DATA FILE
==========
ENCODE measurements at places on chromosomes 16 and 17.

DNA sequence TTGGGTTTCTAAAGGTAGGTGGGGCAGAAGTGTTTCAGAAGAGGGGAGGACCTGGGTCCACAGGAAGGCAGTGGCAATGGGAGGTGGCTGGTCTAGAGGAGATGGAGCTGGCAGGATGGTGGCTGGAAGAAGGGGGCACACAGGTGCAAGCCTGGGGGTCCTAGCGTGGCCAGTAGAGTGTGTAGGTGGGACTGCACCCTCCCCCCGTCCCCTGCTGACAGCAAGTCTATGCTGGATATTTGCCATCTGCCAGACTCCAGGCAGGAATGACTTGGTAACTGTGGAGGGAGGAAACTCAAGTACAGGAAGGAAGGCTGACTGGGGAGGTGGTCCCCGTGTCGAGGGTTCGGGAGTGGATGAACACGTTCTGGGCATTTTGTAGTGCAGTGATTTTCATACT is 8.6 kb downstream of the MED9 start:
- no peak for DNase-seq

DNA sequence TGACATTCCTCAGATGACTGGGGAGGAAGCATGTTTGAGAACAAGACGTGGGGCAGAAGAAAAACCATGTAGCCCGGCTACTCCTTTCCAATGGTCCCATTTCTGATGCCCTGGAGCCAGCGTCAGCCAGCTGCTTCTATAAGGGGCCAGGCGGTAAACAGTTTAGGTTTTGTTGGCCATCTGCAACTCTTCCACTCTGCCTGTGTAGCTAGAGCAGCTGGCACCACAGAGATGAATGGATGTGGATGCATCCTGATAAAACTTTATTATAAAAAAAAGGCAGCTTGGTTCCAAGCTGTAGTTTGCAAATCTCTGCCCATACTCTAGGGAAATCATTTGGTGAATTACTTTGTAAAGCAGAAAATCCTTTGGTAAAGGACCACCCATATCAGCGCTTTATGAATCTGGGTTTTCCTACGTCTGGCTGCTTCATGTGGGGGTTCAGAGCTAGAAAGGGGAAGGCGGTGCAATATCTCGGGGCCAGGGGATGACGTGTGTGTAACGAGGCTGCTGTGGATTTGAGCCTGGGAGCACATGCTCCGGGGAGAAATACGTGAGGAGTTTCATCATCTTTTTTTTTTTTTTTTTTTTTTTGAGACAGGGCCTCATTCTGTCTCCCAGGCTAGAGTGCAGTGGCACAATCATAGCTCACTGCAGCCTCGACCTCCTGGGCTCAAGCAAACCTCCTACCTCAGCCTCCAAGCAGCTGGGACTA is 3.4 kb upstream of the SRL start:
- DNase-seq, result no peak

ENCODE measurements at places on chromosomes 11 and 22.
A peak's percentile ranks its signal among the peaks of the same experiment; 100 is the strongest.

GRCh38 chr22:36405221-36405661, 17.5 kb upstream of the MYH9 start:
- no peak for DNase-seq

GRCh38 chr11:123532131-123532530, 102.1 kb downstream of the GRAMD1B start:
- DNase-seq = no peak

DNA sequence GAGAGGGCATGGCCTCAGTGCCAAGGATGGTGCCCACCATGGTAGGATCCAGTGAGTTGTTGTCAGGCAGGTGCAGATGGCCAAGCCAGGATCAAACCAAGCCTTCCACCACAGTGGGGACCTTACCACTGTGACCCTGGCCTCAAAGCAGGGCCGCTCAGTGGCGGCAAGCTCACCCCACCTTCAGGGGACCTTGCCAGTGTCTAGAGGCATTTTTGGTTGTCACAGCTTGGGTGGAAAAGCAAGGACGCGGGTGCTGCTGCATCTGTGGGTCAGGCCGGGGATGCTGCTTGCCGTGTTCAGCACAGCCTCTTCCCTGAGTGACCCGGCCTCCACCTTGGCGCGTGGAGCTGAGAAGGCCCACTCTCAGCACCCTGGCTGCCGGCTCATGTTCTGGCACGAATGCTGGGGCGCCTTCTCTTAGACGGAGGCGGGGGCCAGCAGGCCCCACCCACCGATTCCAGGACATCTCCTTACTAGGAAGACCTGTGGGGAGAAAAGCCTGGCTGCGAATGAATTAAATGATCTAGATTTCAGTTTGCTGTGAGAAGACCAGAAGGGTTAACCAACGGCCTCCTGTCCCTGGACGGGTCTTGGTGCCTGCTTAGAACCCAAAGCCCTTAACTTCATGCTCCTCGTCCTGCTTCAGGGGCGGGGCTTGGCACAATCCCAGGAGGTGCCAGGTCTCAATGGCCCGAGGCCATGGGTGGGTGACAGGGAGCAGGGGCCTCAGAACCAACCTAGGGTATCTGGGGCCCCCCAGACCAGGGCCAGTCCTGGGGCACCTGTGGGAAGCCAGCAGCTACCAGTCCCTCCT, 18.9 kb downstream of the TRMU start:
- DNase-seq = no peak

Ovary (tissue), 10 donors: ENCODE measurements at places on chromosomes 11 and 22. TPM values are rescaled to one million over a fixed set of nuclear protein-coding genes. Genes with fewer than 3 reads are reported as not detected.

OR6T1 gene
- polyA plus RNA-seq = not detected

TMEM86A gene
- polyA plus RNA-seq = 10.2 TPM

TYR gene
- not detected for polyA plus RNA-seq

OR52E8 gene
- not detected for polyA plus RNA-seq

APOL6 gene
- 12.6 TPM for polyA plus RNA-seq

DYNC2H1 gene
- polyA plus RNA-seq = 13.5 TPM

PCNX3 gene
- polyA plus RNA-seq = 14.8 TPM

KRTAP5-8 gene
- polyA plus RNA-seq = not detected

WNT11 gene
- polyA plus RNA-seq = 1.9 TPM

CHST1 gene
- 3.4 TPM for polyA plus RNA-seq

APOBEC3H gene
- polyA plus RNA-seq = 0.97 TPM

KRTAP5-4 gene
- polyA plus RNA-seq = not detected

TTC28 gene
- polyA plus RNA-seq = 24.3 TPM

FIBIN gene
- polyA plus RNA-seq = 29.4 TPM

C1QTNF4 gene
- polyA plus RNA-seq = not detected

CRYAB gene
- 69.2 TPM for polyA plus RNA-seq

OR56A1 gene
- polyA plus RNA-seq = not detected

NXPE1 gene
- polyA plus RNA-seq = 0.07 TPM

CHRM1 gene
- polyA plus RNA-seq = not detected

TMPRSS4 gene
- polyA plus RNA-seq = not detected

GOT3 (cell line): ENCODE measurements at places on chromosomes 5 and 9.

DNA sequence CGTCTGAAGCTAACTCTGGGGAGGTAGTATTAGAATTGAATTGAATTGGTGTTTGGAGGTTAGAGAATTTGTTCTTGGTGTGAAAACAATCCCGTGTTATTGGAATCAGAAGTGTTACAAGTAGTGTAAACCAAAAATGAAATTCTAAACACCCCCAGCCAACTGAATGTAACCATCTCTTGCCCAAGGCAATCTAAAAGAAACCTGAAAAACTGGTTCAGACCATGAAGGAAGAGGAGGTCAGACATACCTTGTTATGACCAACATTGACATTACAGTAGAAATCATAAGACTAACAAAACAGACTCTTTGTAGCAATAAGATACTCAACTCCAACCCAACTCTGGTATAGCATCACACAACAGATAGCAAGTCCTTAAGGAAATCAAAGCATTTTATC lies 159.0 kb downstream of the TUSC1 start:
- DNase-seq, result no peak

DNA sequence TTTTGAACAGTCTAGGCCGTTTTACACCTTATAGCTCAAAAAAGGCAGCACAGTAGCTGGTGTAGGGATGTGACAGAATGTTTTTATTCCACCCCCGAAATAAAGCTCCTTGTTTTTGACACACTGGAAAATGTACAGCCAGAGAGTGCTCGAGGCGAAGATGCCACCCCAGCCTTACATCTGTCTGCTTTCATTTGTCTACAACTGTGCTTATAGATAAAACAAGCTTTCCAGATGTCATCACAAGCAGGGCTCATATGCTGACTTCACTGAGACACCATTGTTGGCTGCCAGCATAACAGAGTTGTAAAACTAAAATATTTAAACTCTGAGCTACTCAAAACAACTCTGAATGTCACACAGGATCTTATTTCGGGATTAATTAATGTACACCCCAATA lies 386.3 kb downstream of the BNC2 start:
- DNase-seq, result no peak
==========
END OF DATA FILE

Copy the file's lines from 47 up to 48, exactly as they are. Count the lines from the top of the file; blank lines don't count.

OR56A1 gene
- polyA plus RNA-seq = not detected